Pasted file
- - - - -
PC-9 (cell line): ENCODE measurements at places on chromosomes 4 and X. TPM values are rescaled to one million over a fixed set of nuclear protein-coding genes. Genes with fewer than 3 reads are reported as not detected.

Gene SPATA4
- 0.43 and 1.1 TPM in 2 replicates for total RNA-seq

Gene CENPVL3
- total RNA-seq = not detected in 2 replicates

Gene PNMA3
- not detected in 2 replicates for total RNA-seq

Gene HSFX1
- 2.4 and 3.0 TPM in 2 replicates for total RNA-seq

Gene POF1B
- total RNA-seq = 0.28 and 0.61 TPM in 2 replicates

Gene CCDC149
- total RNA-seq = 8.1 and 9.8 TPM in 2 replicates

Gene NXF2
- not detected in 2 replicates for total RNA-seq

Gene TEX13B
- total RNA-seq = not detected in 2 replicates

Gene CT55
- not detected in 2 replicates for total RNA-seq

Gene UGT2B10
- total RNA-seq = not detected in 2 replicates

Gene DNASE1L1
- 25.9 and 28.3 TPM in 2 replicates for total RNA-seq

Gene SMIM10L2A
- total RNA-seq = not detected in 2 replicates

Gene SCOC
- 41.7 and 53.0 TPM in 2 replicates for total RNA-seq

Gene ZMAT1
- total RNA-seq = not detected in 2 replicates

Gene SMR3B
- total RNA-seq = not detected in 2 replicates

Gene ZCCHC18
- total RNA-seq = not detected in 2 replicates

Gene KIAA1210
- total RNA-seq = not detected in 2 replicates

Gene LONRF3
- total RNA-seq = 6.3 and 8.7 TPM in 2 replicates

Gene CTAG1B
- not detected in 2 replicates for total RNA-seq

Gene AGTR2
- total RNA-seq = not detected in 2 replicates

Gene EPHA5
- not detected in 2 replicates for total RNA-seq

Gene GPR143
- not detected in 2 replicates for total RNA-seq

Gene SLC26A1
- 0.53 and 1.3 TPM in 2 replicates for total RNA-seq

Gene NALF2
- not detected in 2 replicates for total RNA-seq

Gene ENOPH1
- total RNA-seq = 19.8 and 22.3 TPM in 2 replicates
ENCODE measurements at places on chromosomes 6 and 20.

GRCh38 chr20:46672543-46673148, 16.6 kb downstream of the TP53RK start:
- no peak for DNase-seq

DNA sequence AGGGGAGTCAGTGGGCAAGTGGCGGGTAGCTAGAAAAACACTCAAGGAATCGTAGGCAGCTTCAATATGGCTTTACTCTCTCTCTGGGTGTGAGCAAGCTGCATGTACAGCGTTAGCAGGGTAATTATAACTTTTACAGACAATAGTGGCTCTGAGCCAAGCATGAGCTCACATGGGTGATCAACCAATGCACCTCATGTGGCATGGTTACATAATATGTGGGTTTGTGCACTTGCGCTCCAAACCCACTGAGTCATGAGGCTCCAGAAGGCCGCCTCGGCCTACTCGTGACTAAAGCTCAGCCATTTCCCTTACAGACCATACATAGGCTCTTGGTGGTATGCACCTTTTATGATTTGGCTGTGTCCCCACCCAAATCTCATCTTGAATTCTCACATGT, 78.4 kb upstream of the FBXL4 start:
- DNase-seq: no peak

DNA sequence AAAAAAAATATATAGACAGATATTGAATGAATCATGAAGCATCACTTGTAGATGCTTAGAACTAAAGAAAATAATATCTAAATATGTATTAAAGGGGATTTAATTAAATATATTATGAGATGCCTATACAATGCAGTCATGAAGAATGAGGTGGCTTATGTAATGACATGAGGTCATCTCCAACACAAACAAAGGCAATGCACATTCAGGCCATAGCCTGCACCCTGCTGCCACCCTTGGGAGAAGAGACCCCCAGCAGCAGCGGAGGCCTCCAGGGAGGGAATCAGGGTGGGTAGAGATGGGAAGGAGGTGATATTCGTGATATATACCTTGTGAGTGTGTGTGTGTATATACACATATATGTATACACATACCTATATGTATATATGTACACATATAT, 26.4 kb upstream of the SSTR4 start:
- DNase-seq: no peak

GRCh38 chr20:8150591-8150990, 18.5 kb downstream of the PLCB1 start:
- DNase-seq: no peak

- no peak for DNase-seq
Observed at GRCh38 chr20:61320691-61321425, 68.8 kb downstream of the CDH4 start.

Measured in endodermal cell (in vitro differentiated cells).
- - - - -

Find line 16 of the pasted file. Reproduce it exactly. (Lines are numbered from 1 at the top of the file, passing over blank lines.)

Gene TEX13B